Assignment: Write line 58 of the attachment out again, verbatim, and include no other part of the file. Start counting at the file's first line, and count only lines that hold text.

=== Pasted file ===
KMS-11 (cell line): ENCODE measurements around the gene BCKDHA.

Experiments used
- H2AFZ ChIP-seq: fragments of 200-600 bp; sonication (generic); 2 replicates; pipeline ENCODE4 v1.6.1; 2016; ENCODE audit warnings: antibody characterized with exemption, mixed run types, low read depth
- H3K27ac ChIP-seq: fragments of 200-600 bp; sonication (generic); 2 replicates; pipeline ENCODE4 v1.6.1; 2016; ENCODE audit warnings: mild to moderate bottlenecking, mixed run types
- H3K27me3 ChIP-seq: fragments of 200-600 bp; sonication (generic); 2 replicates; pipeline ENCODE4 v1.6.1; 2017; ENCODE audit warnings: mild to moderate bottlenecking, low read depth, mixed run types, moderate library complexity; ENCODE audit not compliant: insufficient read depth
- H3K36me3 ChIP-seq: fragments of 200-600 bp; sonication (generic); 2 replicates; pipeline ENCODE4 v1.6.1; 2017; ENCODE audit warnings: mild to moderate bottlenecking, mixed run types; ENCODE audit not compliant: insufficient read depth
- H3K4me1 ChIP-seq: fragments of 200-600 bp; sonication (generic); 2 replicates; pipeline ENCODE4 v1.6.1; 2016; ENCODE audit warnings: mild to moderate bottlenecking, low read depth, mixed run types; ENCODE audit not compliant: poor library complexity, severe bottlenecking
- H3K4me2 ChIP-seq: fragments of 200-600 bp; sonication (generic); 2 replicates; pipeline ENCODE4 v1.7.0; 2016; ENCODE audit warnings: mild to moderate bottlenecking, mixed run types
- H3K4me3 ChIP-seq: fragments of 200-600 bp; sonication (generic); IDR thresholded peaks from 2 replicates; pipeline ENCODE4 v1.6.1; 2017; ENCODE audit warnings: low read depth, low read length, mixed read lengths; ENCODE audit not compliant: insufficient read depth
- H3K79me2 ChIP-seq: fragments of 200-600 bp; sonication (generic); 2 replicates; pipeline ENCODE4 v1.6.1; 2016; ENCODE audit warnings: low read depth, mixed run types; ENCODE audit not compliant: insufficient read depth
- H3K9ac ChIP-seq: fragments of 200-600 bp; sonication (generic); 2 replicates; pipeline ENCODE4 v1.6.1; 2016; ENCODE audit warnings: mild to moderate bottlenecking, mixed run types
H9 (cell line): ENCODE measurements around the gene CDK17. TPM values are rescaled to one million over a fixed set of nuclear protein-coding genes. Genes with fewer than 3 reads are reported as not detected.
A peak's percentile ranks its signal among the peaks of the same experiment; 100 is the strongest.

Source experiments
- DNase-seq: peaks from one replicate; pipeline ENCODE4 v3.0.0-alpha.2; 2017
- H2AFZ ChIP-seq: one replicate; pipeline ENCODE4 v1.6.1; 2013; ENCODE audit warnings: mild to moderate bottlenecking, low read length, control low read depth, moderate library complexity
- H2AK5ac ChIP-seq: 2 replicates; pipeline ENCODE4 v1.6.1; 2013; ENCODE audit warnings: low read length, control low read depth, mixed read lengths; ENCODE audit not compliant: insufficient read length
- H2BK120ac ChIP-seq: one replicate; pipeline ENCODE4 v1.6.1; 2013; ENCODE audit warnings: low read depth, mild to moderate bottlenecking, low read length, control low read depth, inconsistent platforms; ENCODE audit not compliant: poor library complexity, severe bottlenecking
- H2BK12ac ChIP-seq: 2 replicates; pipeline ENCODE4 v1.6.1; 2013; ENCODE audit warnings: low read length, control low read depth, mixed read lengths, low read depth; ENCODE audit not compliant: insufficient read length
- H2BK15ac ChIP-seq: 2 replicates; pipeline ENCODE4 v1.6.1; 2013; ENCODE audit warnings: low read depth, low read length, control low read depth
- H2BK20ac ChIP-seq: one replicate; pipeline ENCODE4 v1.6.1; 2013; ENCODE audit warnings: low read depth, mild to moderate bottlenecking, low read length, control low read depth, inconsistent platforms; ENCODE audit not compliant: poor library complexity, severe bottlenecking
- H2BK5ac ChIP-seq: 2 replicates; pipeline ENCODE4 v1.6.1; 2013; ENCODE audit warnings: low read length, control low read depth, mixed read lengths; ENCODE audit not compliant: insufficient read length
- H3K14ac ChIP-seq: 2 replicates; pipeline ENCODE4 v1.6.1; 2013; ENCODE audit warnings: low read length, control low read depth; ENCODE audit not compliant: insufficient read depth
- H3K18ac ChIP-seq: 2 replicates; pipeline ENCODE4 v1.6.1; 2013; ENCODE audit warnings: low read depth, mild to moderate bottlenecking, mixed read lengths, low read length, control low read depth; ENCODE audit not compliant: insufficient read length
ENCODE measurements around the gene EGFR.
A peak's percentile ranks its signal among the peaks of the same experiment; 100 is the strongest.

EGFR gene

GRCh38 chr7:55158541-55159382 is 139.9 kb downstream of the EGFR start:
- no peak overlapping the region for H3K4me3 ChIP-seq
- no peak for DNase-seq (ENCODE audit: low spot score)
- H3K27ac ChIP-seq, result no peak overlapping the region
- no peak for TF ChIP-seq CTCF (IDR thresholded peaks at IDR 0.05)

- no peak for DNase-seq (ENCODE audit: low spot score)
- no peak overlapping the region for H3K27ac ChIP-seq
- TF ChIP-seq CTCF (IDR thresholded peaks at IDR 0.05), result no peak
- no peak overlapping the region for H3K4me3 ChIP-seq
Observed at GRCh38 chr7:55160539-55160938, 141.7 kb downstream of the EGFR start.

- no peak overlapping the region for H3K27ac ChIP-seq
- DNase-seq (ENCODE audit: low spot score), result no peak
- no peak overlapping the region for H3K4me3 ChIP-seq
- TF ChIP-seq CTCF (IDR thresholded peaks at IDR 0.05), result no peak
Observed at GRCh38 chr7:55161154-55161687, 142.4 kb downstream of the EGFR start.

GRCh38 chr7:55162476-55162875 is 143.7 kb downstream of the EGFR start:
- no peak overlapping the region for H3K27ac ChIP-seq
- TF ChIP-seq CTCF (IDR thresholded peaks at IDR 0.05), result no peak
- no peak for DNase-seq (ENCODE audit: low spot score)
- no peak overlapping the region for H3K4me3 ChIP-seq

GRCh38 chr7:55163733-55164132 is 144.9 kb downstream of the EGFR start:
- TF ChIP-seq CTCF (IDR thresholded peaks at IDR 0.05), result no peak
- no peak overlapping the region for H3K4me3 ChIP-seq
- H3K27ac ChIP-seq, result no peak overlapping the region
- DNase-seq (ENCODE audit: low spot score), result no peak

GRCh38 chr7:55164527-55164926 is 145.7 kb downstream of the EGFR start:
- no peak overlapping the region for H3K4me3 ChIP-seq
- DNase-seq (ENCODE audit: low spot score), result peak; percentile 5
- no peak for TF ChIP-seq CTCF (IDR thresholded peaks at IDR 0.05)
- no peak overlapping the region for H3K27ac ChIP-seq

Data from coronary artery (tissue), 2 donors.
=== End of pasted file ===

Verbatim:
Data from coronary artery (tissue), 2 donors.